Rust as Gold Dust

Why the NFL Cherishes Bygone Cities

In a tribute to the National Football League’s nostalgia-tinged, size-doesn’t-matter, redistributive genius, Super Bowl XLV will pit the nation’s 152nd largest metropolitan area against its 22nd largest. Green Bay defeated Chicago yesterday to clinch the National Football Conference; Pittsburgh prevailed against the New York Jets in the AFC Championship.

Think about that. In what other contexts could Pittsburgh and New York – not to mention Green Bay and Chicago! – compete on a level playing field? Certainly not in baseball, America’s supposed pastime. In the unlikely scenario the Pittsburgh Pirates met the New York Yankees in a World Series, the Yankees’ payroll would exceed the Pirates’ payroll by a 6-to-1 margin ($206 million vs. $35 million), reflecting the relative size and economic prowess of their home markets.

But yesterday’s NFL championships were no David-versus-Goliath showdowns. That’s because the NFL, a club of billionaires peddling a game that glamorizes merciless hitting, practices a form of redistributive socialism that would make even European lefties blanche. All NFL teams, regardless of the size of their home markets, share national TV revenues equally and operate under the same salary caps. To further promote equality, the NFL has last-place teams draft first from the collegiate ranks, with the Super Bowl champions getting the last pick each spring.

The NFL’s socialistic revenue-sharing arrangement, which treats all franchises alike and thus helps shine an outsized spotlight on communities like Green Bay and Buffalo, is made possible by a half-century-old law that exempts sports leagues from antitrust laws when negotiating their TV contracts. The NFL, Congress decided, should be considered a “single entity” rather than a collusion of franchises and their owners, at least when making deals with TV networks.

Count me among the ranks of those long dumbfounded by the irony of professional football – American football! – practicing such socialism. But watching this weekend’s championship games made me realize – and there is plenty of ruminating going on when you hit what seems like the hundredth wireless-carrier commercial of the afternoon – that there may be something more at play here than the NFL’s obsession with parity.

The league is also in the preservation business, exploiting our collective need for shared ancestral traditions, for deeper roots. The NFL is much less concerned about whether a city like Los Angeles, the nation’s second-largest metropolitan area, ever gets back in the game than it is about how to preserve franchises in lesser cities like Buffalo, Cleveland, Pittsburgh and Green Bay. These cities have declined in the real world, but, as an embodiment of certain ideals, they have never been more valuable to the NFL brand.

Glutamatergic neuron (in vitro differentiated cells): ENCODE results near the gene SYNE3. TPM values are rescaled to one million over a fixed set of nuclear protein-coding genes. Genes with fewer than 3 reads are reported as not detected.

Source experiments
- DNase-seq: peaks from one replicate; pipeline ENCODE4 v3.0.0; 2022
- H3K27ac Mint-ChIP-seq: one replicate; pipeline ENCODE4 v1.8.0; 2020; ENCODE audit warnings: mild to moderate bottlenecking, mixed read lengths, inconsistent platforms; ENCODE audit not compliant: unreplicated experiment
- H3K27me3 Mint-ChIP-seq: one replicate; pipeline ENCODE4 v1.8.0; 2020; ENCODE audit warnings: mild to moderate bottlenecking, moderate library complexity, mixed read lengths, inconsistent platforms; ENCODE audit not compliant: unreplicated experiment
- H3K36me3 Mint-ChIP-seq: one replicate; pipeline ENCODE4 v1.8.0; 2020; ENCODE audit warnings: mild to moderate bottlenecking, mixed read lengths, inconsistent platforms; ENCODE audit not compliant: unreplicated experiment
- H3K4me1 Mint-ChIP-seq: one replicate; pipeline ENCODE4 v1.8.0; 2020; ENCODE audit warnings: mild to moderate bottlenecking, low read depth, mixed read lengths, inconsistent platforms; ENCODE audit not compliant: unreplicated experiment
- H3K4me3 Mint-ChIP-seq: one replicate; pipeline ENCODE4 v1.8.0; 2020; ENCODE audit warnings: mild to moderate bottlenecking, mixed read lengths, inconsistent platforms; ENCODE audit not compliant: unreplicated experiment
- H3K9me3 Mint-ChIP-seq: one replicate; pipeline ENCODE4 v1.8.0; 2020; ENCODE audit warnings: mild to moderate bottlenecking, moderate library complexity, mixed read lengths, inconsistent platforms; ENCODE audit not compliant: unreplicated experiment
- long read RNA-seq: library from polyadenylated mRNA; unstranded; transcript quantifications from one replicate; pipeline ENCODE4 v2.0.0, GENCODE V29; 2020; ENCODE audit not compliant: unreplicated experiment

Football’s ethos, after all, was shaped by cold, broad-shouldered cities like Pittsburgh and Cleveland – cities that loom large in our narrative of shared origins. This isn’t only a question of geography, but also of values. In our elegiac imaginations, America’s fading industrial cities embody a back-to-basics work ethic and a determination to overcome adversity. (It’s no accident that Steeler and Packer jerseys are reliably among the top-selling NFL gear nationwide.)

That’s why fans all across Southern California routinely cram into Packer and Steeler bars, as they did again yesterday, to watch the games. Whether these California-based Steeler and Packer fans have personal links to Western Pennsylvania or Wisconsin or not, they have an aspirational link. It’s about yearning for a shared tradition and a grittier three-yards-and-a-cloud-of-dust version of life-not to mention single-digit temperatures in which you can see your own breath. These are spectacles best witnessed from a bar in L.A., of course, but spectacles that nonetheless link us to our past, and to one another.

Unfortunately, the NFL and its players’ union are currently in a stalemate over a new collective bargaining agreement, opening the possibility of a player lockout and strike commencing as early as this spring. This would be a serious blow not only to America’s best-run sports league, but also to the league’s city-preserving egalitarianism. That’s because some union sympathizers are now pressing Congress to further narrow or eliminate – rather than expand – the NFL’s anti-trust exemption. Such a change would bring the days of a nostalgic league that sustains the competitiveness of a place like Green Bay to a swift end. And we’d lose a lot more than a business model.

Andrés Martinez is Editorial Director of Zócalo Public Square and Director of the Bernard L. Schwartz Fellows Program at the New America Foundation.

*Photo courtesy of andy_emcee.


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